Install and dual boot Windows 10 via VHD native boot - ITSL - IT Support

Install and dual boot Windows 10 via VHD native boot

Install and dual boot Windows 10 via VHD native boot

There are a number of ways to try out Microsoft’s forthcoming operating system such as installing on a spare machine, installing within a virtual machine or dual-booting using a seperate partition or disk to name just a few. Unfortunately most of them have drawbacks; you’re most likely wanting to evaluate Windows 10 on your current hardware which, unless you have an identical spare rules out the first option. Installing to a virtual machine is quick, easy and non-destructive but lacks the native experience, requires software installation and/or specific processor capabilities and incurs a performance penalty. Lastly dual booting from a seperate partition or disk could require hardware changes or the repartitioning of a disk, both of which are not without an element of risk especially considering Windows 10 is currently an unfinished product.

Another alternative is to install Windows 10 to a VHD (Virtual Hard Disk) and boot natively, as if it was installed to a physical disk. The main advantage being that a VHD is self-contained file meaning there are no changes required to your existing hardware or operating system, and that the installation is almost completely native, with just the disk being virtualized.

There are multiple guides on the internet that walk you through creating a VHD and then installing Windows 10 using Hyper-V, then natively booting that disk. This method however may not work or may cause issues with computers with a UEFI BIOS, particuarly those with Secure Boot enabled. The following guide does not rely on this method, and fully supports UEFI and Secure Boot.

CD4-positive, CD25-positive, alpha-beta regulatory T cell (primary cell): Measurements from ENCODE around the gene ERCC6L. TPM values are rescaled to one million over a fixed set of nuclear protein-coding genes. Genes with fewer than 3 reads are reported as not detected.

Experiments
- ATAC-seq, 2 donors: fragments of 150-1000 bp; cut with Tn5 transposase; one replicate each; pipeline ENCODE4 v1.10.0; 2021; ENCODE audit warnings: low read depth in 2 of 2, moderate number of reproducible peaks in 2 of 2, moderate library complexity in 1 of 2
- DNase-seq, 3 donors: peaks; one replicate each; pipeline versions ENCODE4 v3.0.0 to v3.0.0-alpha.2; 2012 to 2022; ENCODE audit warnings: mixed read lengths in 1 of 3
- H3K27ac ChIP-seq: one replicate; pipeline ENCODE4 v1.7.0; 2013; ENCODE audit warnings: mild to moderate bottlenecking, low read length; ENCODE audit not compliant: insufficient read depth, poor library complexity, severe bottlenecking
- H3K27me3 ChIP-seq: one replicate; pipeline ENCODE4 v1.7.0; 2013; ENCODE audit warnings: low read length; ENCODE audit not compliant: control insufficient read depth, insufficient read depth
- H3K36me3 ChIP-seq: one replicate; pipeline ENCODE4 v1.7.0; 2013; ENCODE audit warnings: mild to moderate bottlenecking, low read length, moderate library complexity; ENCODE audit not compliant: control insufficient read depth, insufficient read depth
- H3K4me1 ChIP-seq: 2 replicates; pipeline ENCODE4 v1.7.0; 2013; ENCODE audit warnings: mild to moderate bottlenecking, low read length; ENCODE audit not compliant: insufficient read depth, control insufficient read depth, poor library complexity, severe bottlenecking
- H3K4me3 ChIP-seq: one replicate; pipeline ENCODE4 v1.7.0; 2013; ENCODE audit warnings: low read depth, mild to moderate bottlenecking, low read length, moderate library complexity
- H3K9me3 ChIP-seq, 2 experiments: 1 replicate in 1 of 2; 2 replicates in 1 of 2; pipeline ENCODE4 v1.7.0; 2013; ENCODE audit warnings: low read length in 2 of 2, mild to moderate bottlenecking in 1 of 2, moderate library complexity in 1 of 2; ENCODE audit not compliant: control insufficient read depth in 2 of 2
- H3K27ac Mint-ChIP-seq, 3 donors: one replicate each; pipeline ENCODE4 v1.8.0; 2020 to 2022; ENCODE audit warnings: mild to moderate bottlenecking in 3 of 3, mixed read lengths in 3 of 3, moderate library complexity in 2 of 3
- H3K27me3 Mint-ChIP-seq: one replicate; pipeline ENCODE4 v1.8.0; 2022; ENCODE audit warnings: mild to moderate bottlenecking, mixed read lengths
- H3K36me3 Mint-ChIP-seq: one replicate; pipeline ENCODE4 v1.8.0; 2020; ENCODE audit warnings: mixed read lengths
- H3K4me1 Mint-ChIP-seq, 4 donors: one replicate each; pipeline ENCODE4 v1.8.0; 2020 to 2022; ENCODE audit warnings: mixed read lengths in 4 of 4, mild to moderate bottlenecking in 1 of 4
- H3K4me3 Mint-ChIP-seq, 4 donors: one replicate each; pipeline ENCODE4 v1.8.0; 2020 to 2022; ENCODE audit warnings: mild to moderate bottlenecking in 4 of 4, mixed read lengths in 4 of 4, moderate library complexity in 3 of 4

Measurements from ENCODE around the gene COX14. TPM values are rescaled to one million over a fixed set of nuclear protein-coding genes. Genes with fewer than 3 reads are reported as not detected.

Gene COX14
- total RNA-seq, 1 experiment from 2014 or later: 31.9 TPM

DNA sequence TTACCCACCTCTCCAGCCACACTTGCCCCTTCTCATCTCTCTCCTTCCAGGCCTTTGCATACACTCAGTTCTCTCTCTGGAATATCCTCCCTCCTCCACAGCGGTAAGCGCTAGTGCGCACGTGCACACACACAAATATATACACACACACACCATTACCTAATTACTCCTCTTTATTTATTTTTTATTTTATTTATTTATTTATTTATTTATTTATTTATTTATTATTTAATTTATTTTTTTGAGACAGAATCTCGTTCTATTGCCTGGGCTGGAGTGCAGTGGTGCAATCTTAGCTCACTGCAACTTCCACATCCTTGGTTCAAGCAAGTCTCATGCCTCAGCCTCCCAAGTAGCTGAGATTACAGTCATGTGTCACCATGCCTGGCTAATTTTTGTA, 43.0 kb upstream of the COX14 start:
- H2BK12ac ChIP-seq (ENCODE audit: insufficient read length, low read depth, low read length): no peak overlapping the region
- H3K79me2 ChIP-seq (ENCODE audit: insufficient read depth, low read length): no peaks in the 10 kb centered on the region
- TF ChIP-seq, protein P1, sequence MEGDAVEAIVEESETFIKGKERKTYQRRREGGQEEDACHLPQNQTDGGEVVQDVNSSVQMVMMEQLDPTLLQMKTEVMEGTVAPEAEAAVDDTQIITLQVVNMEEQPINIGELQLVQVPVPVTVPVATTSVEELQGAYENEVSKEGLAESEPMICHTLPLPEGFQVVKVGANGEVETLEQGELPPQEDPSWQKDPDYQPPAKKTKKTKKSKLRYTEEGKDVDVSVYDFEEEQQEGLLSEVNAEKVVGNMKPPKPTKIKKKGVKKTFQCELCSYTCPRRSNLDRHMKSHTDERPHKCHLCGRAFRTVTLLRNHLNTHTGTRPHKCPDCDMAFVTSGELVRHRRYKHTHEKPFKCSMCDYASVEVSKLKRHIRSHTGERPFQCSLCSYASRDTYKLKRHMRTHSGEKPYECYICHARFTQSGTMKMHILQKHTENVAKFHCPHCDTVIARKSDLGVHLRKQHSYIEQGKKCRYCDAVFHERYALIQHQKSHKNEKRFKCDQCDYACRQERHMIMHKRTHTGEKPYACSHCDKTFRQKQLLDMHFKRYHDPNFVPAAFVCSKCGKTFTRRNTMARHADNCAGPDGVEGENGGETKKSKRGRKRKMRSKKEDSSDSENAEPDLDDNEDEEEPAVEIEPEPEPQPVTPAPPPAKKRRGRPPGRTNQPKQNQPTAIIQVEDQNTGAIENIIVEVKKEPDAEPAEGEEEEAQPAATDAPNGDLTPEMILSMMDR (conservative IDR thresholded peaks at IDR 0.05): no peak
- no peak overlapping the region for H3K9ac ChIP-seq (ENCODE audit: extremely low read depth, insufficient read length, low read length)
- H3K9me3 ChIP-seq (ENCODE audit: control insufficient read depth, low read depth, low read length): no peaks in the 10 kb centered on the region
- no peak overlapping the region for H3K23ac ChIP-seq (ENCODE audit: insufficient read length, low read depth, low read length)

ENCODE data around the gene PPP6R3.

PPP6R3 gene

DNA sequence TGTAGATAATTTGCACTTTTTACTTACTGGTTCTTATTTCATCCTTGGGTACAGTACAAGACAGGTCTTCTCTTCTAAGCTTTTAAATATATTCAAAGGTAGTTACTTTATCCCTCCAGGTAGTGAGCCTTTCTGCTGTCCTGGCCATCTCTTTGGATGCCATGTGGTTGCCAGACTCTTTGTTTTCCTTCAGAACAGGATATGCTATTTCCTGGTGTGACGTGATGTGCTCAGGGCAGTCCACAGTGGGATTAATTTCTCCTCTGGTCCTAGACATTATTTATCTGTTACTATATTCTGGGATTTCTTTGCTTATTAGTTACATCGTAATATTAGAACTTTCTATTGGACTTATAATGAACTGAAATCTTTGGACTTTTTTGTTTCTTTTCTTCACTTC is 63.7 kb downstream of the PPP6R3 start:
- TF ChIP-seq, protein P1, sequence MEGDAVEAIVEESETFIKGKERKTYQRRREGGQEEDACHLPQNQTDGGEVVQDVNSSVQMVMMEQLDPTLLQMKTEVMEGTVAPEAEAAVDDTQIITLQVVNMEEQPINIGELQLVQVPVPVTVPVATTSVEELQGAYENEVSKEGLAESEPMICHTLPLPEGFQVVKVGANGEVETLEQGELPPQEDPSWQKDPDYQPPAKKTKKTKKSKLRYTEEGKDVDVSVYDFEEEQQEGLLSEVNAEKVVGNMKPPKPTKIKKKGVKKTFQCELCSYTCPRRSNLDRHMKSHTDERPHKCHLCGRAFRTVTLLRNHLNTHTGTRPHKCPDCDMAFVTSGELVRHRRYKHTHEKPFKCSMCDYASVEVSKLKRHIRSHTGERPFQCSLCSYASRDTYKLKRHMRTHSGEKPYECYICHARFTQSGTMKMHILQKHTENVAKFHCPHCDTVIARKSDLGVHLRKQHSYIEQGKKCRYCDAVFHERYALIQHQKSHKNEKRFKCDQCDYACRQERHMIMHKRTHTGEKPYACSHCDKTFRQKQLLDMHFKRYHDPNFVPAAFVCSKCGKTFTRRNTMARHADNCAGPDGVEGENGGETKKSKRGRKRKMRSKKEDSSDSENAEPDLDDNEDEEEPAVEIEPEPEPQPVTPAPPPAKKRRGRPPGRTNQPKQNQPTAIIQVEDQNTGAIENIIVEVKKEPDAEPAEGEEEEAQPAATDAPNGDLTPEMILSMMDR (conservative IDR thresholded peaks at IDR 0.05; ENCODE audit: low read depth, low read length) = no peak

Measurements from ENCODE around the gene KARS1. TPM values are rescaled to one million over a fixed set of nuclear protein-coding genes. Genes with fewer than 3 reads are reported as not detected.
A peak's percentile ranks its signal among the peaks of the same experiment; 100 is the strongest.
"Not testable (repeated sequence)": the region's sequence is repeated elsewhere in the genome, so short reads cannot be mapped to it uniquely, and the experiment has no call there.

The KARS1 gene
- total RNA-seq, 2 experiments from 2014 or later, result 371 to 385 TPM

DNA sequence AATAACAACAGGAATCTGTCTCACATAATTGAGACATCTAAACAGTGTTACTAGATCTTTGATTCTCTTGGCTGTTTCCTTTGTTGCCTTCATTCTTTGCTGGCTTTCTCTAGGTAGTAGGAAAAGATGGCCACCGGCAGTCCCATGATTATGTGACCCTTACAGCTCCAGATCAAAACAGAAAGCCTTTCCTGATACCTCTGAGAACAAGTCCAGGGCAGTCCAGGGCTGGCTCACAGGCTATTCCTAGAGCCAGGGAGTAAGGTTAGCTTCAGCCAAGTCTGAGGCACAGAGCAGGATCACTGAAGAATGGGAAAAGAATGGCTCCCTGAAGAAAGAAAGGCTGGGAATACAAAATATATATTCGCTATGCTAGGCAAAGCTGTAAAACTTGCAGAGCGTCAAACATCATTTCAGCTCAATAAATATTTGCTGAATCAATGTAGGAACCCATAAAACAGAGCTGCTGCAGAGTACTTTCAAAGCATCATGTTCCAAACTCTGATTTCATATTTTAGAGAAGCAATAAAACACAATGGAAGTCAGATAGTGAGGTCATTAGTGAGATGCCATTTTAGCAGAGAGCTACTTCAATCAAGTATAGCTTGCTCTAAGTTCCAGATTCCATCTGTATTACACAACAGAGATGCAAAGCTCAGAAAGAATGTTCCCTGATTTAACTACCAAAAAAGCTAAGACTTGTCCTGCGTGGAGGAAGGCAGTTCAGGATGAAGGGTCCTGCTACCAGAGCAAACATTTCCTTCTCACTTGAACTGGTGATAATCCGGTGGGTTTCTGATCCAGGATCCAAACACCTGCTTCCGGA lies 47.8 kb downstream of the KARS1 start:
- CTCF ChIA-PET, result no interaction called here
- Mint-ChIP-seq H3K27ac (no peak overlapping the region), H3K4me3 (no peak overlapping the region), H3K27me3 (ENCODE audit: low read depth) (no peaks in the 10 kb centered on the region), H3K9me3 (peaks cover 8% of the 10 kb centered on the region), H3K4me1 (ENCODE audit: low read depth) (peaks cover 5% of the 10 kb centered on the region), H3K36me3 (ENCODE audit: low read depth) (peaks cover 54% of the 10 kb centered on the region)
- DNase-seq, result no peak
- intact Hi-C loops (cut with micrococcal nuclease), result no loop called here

Warning! The following procedure assumes that you have some experience with the command line, installing Windows and general understanding of Windows boot mechanics..

Preparing Installation Media

1. If you have not already, Sign up to the Windows Insider Program and download the ISO file for Windows 10 Technical Preview.

2. Either burn the ISO image to a DVD and skip to step 4, or download Rufus to make a bootable USB stick and continue to step 3.

3.Insert your USB stick into an available port and launch Rufus. Select your USB stick in the ‘Device’ list and click the disk drive icon next to ‘Create a bootable disk using’ and select your Windows 10 ISO. Click Start and wait for the process to complete.

Rufus USB Windows 10

Creating the VHD

4. Open Disk Management by pressing + R, typing diskmgmt.msc into the run dialog and pressing Ok.

5. From the Action menu, click ‘Create VHD’. Specify the size, name and location of the virtual disk and press Ok. Make a note of the exact location and name, for example c:\Win10.vhd.

Create a VHD
VHD Details

Installing to the VHD

6. Boot from your newly created USB stick or DVD and wait for Windows setup to load.

7. Follow the steps until you are asked ‘What type of installation do you want?’. Choose ‘Custom: Install Windows only (advanced)‘.

8. You will now be asked where you want to install Windows. At this point, we need to mount our VHD so it appears as a possible installation target.
To do so, first press Shift + F10 to open a command prompt window.
Type diskpart and hit enter to load the diskpart utility.
Select your VHD using the path you noted earlier by typing select vdisk file=c:\Win10.vhd and pressing enter.
Attach the VHD by typing attach vdisk and pressing enter.

9. Close the command prompt window (or type exit) to return to the ‘Where do you want to install Windows’ dialog. Your VHD should show just as a physical disk would, and will be available for selection as an installation target. Select it and continue with the Windows installation process.


Once installed you will be able to choose whether to boot into Windows 10 or your existing OS whenever you start your machine.

Lee Heap

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